Written by Anne Washburn (Adapting stories by Richard Matheson, Rod Serling and Charles Beaumont)
Directed by Richard Jones
Starring Oliver Alvin-Wilson, Franc Ashman, Adrianna Bertola, Lizzy Connolly, Amy Griffiths, Neil Haigh, Cosmo Jarvis, John Marquez, Matthew Needham and Sam Swainsbury
Set design by Paul Steinberg
On at the Almeida Theatre, London until 27 January 2018
From the moment you step into the theatre, it’s clear that Anne Washburn’s script has embraced the classic show’s willingness to play with its audience. The set is just that; a gigantic TV set. The cast all pull multiple duties as various characters and the show itself adapts eight individual episodes of the original show.
What makes it work though is how those stories flow around one another. The final section, adapted from ‘The Shelter’, haunts earlier stories via a TV set. ‘Eye of the Beholder’ plays out as a near silent interlude and there’s a recurrent gag involving the disappearing astronauts from ‘And If The Sky Was Opened’ that’s genuinely chilling. The stories bleed into and around one another and after a while, out into the world too. The lead character of ‘Perchance to Dream’, about a man terrified to sleep, is played by John Marquez. When that story ends, Marquez returns as both the man and show creator Rod Serling, trapped inside the Twilight Zone. Even prior to that, Serling is a constant presence. In a wonderfully executed running gag, each time a story draws to a close a character is ‘possessed’ by Serling. A cigarette appears from nowhere, they address the audience directly and are interrupted before they get to say the words ‘…The Twilight Zone’.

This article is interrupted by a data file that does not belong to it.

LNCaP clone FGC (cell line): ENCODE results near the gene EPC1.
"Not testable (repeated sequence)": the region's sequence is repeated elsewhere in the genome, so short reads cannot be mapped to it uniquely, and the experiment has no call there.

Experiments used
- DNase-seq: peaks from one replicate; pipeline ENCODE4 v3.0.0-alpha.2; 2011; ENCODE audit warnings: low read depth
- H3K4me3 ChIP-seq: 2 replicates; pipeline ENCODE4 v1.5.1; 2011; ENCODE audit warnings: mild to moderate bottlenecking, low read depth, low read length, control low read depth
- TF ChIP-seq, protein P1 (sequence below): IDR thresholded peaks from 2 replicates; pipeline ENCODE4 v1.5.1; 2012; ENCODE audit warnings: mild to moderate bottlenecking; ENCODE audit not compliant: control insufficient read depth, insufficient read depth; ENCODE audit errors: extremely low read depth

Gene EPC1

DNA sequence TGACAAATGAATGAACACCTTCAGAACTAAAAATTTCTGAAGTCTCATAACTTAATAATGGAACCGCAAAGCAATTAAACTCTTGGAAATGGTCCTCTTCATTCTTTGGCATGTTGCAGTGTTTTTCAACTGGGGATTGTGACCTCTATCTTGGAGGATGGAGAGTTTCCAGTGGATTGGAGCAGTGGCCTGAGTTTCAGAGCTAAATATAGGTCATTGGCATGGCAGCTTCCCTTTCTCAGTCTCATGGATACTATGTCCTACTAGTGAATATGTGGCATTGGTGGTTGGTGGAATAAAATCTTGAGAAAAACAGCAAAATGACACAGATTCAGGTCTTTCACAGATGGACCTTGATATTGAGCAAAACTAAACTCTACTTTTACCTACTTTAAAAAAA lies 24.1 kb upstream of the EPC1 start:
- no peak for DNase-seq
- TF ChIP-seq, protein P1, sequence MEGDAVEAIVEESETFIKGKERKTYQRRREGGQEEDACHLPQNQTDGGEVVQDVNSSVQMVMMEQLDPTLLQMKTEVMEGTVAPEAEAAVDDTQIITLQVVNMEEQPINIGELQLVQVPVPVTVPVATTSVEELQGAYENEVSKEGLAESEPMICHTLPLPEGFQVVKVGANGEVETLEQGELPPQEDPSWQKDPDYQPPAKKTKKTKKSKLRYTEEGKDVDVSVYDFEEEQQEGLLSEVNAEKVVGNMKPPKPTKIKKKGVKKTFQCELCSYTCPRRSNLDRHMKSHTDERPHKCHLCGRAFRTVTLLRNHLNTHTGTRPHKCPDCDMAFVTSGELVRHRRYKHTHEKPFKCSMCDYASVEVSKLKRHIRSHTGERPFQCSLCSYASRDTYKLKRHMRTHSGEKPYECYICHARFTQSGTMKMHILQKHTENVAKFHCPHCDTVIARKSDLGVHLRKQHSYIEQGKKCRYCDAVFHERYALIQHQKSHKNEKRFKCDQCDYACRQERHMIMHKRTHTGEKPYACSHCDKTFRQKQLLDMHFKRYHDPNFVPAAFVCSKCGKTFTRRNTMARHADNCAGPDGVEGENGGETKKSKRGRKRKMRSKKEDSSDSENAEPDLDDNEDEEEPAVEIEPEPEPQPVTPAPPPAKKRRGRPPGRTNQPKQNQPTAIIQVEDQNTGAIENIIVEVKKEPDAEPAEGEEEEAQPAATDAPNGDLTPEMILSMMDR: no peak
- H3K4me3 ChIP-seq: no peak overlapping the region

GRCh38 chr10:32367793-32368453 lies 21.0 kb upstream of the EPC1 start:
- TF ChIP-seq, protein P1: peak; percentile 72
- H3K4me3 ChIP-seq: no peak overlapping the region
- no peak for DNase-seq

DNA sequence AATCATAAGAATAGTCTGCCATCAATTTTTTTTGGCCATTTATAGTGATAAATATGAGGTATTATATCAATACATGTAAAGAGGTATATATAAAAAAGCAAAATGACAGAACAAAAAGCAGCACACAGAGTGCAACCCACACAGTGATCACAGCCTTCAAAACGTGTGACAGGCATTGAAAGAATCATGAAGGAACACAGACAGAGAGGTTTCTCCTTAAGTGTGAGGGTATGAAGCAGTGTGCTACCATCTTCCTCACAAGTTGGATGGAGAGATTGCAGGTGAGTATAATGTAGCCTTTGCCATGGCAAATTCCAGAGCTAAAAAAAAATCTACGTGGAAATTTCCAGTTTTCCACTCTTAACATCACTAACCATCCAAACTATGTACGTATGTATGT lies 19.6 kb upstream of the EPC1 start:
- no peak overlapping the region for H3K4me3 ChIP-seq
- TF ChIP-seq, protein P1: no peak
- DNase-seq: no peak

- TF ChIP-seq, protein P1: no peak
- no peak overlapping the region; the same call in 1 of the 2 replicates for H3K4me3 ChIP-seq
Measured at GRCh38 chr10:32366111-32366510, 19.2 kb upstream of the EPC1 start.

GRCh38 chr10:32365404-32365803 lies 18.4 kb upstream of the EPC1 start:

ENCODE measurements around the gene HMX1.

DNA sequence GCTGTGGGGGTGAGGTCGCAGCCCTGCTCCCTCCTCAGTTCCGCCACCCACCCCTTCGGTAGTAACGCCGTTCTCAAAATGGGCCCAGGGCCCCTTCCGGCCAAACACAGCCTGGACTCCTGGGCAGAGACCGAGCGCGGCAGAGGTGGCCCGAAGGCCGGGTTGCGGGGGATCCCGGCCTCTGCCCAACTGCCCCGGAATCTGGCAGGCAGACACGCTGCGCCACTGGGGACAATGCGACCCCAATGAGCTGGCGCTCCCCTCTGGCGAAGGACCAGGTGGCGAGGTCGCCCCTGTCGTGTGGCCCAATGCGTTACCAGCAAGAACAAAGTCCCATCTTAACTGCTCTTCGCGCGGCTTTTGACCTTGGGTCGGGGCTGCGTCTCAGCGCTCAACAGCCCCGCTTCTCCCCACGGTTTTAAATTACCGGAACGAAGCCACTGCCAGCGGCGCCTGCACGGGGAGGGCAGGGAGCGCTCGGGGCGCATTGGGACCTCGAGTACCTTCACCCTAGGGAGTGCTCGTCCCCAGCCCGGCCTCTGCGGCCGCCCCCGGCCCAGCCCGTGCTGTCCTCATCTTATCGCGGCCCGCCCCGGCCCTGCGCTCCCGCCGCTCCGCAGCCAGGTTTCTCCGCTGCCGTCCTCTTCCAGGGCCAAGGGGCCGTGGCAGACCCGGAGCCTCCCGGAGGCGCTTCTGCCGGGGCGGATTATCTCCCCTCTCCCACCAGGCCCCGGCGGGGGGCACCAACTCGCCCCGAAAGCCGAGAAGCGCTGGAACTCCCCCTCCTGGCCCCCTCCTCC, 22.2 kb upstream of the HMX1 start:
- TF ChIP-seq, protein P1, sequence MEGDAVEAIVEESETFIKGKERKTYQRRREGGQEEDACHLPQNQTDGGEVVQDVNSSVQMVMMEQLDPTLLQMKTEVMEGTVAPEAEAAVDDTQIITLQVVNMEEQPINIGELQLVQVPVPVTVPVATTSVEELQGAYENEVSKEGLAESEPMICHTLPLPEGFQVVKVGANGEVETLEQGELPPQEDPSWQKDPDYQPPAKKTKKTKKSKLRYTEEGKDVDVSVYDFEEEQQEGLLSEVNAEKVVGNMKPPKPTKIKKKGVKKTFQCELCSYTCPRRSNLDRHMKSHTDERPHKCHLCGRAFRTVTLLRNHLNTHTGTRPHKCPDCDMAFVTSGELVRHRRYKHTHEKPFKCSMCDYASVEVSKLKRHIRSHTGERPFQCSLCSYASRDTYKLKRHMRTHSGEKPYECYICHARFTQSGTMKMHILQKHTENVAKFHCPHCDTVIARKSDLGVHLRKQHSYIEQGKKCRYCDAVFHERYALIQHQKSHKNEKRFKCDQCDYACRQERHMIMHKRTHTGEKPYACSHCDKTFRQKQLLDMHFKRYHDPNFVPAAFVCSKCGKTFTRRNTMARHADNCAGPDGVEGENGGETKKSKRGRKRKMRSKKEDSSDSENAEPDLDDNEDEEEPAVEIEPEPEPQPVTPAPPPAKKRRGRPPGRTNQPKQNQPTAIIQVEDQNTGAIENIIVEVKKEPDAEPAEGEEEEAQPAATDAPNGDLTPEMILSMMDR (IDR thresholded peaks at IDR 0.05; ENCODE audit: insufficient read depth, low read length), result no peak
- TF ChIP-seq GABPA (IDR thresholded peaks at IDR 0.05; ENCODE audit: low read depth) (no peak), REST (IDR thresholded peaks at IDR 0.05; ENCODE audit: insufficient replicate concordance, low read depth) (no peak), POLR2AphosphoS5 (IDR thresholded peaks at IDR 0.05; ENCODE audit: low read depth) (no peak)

That willingness to play with how these stories work means the show is constantly surprising. That surprise is in turn powered by the constant shifts in tone and genre. The first story we see is a jet/black comedy, the last is a horror story where the monster is us. In between we get psychological horror, doomed romance and what happens when feral physics collides with American domestic life. All of it works, often brilliantly and a massive part of that is the cast. Franc Ashman and Sam Swainsbury are particularly impressive as the star-crossed lovers. Cosmo Jarvis also impresses as a wide variety of characters. Lizzy Connolly’s supernatural go-go girl is a glorious nightmare while Oliver Alvin-Wilson excels as several stories’ calm, pragmatic anchor character. They’re the standouts but this is a fiercely strong cast and there’s a tangible sense of everyone involved getting the joke and running with it.
This is a show unlike any other, inspired by a show unlike any other. It’s endlessly playful, relentlessly inventive and has an honest to God song and dance number in the first act. Playful, horrific, compassionate, funny and cool this is a salute to one of the greatest TV shows of all time and a hell of a show in its own right. If you’re in or near London, do go. It’s absolutely worth spending some time in the twilight zone.